Legend has it that Marcus Licinius Crassus of Rome was killed by the mutineering men he’d led into a failed battle, who poured molten gold down their leader’s throat in mockery of his thirst for wealth. Philip Alfred Mickelson of Rancho Santa Fe, on the other hand, was merely deserted by his bootless troops as the cause in which he had conscripted them slipped away. As for the symbolic choking on needless greed, he served and swallowed that ruinous cocktail himself.
Apologies are less about atoning for past mistakes than setting the table for future comity, so it was noteworthy that the most fulsome atonement in the statement Mickelson released Tuesday was directed not at those he had insulted but toward those about whom he had told the truth.
There was no mention of the PGA Tour or its commissioner, Jay Monahan, whom he had accused of “coercive, strong-arm” tactics in comments to the writer Alan Shipnuck that were made public six days ago, a conversation in which Mickelson admitted to overlooking Saudi atrocities because the regime provided leverage to force concessions from the Tour that would further enrich him. But for LIV Golf Investments, the anodyne brand from which emissaries of the world’s foremost bonesaw enthusiast are attempting to launch a hostile takeover of men’s professional golf, there was buttery praise.
Hailing the Saudis as “visionaries” who “passionately love golf” represented a dizzying pivot given that last week Mickelson was revealed to have called them “scary mother——s,” murderers and human rights abusers. But perhaps he learned from the example of Jamal Khashoggi that lèse-majesté laws are decidedly unforgiving in Crown Prince Mohammed bin Salman’s circles.
Mickelson’s entire statement was self-serving tripe in which he brazenly postured as a Rosa Parks for the prosperous, standing against injustice and “taking the hits publicly” that such displays of courage entail. He would have golf fans believe that he is martyring himself for the betterment of the game, while in truth he has allied himself with people richly experienced in creating martyrs.
“This has always been about supporting the players and the game and I appreciate all the people who have given me the benefit of the doubt,” he wrote.
The timing of Mickelson’s post was not happenstance. At the very moment Monahan rose before his members in a Florida hotel ballroom to reiterate that any commitment to the Saudi-financed Super Golf League would see players banned, Mickelson hit ‘send’ on his praise for the Saudis he had “worked with” on that breakaway Tour. It was a further insult, masquerading as an apology.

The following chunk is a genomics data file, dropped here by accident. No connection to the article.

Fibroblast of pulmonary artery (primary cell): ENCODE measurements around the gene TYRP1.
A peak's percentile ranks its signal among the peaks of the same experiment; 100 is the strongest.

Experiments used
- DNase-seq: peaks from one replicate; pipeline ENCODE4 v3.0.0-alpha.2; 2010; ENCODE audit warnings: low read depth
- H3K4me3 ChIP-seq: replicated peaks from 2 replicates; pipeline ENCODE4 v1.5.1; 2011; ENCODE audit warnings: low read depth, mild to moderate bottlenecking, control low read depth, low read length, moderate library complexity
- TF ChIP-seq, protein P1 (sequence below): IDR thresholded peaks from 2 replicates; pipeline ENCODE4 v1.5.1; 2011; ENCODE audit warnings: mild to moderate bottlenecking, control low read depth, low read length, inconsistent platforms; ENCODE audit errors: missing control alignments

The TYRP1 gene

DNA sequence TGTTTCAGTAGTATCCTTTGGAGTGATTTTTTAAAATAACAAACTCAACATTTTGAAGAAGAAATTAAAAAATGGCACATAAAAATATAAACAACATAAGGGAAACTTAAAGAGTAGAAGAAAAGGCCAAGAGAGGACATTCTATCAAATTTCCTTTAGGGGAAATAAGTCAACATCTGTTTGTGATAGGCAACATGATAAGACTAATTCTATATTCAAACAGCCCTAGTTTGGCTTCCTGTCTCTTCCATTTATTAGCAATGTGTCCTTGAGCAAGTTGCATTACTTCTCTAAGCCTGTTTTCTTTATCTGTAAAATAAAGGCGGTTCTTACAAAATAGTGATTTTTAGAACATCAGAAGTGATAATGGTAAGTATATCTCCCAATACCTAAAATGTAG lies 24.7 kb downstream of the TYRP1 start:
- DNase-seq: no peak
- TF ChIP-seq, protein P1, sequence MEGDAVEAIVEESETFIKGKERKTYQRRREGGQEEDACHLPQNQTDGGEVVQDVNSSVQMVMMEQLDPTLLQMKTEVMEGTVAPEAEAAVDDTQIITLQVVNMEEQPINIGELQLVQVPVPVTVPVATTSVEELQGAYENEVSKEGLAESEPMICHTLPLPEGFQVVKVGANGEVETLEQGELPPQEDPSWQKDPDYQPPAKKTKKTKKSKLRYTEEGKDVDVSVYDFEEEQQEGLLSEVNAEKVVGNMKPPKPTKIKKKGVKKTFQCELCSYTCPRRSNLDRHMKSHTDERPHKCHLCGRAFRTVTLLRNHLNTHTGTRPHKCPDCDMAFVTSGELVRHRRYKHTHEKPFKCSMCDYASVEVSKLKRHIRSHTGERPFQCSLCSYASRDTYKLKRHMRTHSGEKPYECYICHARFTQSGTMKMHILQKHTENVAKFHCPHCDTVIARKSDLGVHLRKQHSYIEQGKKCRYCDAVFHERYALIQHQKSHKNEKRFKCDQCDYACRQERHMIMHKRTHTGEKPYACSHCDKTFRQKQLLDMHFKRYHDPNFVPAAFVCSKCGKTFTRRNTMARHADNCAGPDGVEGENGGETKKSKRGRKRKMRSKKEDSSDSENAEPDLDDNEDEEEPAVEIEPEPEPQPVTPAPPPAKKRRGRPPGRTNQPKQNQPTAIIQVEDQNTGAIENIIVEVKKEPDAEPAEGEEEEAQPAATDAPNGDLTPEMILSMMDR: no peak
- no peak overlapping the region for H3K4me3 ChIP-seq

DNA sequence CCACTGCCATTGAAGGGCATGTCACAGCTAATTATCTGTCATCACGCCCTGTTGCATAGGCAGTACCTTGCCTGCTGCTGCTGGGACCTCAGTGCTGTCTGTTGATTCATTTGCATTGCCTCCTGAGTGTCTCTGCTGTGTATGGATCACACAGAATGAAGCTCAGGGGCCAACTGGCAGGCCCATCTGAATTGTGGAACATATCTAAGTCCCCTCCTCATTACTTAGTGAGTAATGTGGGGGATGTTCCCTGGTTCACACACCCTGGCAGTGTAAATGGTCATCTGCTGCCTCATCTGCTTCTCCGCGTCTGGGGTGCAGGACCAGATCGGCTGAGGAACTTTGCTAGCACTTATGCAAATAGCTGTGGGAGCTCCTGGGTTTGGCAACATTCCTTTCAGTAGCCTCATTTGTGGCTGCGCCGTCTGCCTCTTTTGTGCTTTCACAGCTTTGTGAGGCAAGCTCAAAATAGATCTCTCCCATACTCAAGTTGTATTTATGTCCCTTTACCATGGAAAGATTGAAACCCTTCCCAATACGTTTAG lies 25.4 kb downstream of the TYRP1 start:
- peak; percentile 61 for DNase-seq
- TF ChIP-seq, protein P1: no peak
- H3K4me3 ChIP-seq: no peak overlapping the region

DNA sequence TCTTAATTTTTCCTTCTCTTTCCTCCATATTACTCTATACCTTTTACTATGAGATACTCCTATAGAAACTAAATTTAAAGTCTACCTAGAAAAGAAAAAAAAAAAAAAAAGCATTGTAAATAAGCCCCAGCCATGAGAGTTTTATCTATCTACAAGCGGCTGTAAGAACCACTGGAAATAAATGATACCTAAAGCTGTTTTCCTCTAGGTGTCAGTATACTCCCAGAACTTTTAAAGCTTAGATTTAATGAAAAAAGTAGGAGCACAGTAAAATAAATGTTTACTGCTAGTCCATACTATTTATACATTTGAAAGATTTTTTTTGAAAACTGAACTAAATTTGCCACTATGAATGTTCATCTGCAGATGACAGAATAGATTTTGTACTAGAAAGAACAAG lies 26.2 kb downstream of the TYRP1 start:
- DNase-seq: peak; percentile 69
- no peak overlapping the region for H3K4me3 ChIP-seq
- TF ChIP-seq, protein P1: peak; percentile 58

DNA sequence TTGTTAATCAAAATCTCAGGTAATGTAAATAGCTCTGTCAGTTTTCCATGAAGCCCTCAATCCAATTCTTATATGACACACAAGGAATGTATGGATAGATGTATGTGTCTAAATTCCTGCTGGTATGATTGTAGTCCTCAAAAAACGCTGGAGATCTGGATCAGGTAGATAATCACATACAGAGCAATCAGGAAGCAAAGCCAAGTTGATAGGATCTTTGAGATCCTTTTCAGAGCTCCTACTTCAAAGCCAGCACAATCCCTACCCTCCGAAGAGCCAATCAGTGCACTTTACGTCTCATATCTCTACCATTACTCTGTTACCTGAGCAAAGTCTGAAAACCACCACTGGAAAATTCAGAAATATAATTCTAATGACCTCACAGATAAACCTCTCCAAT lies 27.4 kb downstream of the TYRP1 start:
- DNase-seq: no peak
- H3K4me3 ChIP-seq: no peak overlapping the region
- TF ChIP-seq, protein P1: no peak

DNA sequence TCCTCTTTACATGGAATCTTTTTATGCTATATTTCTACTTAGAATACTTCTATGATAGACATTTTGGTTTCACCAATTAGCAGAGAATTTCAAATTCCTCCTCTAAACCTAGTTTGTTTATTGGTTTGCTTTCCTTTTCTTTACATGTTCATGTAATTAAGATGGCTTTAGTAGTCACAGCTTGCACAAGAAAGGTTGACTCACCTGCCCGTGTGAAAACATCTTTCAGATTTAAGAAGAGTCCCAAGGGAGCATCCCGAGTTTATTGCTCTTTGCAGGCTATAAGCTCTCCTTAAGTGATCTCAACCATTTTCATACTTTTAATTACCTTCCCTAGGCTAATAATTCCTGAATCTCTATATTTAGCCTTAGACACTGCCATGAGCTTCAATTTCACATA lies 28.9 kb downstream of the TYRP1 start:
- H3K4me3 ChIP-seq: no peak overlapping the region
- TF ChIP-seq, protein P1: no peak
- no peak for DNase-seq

Still, Mickelson’s explicit admission that he has worked to set up a rival circuit should see him face disciplinary action, perhaps even a lifetime ban from the Tour that enriched him, regardless of how much of that bullion remains.
If Monahan needed receipts before he could impose sanctions, Mickelson just cashiered himself.
That Mickelson seems to have sided with the Saudis suggests three possibilities.
- That he genuinely believes their concept is best for golf’s future, a hypothesis that can be discounted since it’s based on the implausible notion that he could have altruistic motives.
- That his grievances against the Tour have overrun his judgment, which wouldn’t shock those subjected to his incessant griping in recent years.
- Or, that despite all the new bonuses and purse increases, the PGA Tour cannot possibly provide him what he needs as fast as he needs it.
Mickelson concluded by saying he would take time away, hinting at personal issues and perhaps warning of more to come. There can be no pleasure in seeing a man’s private anguish (and that of his family) play out in so public a fashion, but nor can those issues simply be draped as a veil over his simultaneous indulgence of brutality for personal gain.
Falls from grace in sport can be slow and grounded in unethical behavior, like Lance Armstrong’s. Or, like that of Tiger Woods, rapid and owing to private shortcomings. Mickelson’s sets a new standard for precipitous disgrace, brought about by his cozying up to a murderous government because he was denied permission to use media he doesn’t own to create content few would buy.
No doubt he imagines himself a pioneer—a “disrupter,” in the nomenclature of bullshitters—but Mickelson is setting out in search of new gold from a mine that is far from exhausted. What has been depleted is the forbearance of his peers for his preening self-regard, his mercenary selfishness, and his callous indifference to the abuses of his allies in Riyadh.
“Everyone is tired of Phil,” one exasperated player texted. “Just a general consensus.”
If Mickelson chooses to move on—or if he is ushered toward the door marked ‘Exit’ by Monahan—he should be mourned. He has been the second most sublime player of his generation, compiled a record that deserves to be spoken of among the greatest of all time, and engaged fans in a manner that drew comparisons to Arnold Palmer, no matter how disingenuous the performance.
Mourned, but not missed.
A few hours before Mickelson waded back into the fray, sixteen hungry men lined up at a nondescript course in Florida for a sudden-death playoff to earn one spot in this week’s Honda Classic. Fifteen of them left with nothing more than a dream of someday reaping the rewards that Mickelson deems insufficient. If his spot in the locker room is vacated, there will be no shortage of worthy takers. The game will survive his sad unraveling. We can only hope that he does too.
This article originally appeared on Golfweek.